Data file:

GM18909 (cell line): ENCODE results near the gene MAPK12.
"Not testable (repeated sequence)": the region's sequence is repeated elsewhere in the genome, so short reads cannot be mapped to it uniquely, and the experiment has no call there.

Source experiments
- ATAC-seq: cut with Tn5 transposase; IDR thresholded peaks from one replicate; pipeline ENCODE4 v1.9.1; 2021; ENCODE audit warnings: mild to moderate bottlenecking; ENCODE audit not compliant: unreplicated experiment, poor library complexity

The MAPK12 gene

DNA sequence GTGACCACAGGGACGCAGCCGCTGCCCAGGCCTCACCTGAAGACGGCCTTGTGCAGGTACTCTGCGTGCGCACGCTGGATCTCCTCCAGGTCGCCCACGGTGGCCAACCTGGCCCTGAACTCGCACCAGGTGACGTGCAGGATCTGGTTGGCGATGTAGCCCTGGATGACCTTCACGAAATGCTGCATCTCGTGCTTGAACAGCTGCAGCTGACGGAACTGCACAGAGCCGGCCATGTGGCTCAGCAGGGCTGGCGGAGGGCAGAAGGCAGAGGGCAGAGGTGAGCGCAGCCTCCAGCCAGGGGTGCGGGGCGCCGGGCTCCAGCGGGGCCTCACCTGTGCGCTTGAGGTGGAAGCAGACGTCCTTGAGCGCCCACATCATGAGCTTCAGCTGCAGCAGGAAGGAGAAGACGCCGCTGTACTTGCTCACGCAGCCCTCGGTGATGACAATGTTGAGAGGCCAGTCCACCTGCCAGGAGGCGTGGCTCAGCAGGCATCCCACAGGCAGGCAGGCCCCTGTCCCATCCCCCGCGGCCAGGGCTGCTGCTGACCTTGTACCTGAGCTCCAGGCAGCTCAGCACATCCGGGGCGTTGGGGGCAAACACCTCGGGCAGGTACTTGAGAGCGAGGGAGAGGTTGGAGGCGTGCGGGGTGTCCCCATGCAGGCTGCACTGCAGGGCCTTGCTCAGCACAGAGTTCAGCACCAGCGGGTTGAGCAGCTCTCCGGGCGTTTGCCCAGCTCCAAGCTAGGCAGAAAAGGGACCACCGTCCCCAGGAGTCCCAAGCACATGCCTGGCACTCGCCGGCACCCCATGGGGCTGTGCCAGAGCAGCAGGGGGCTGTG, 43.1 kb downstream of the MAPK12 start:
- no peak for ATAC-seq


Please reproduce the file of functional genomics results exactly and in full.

GM18909 (cell line): ENCODE results near the gene MAPK12.
"Not testable (repeated sequence)": the region's sequence is repeated elsewhere in the genome, so short reads cannot be mapped to it uniquely, and the experiment has no call there.

Source experiments
- ATAC-seq: cut with Tn5 transposase; IDR thresholded peaks from one replicate; pipeline ENCODE4 v1.9.1; 2021; ENCODE audit warnings: mild to moderate bottlenecking; ENCODE audit not compliant: unreplicated experiment, poor library complexity

The MAPK12 gene

DNA sequence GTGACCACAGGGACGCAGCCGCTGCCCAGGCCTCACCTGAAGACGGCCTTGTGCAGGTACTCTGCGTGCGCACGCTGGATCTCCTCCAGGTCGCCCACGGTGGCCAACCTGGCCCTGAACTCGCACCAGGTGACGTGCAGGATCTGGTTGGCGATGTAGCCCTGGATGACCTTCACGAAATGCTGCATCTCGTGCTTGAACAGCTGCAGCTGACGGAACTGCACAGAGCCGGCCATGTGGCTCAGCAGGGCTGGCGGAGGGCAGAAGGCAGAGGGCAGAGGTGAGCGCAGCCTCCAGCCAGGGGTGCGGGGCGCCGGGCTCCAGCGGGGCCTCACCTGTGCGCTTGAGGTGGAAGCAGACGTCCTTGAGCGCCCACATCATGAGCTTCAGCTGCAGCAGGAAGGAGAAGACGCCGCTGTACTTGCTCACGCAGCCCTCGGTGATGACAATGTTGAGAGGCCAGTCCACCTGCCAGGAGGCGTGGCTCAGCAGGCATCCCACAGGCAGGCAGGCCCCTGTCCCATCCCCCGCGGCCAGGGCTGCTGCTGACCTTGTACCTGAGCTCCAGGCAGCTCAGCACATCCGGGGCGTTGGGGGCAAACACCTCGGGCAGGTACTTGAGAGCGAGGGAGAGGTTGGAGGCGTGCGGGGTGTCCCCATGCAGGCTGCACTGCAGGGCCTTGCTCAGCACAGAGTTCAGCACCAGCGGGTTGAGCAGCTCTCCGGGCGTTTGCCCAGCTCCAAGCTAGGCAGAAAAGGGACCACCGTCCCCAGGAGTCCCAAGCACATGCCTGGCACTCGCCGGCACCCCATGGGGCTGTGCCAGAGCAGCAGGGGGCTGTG, 43.1 kb downstream of the MAPK12 start:
- no peak for ATAC-seq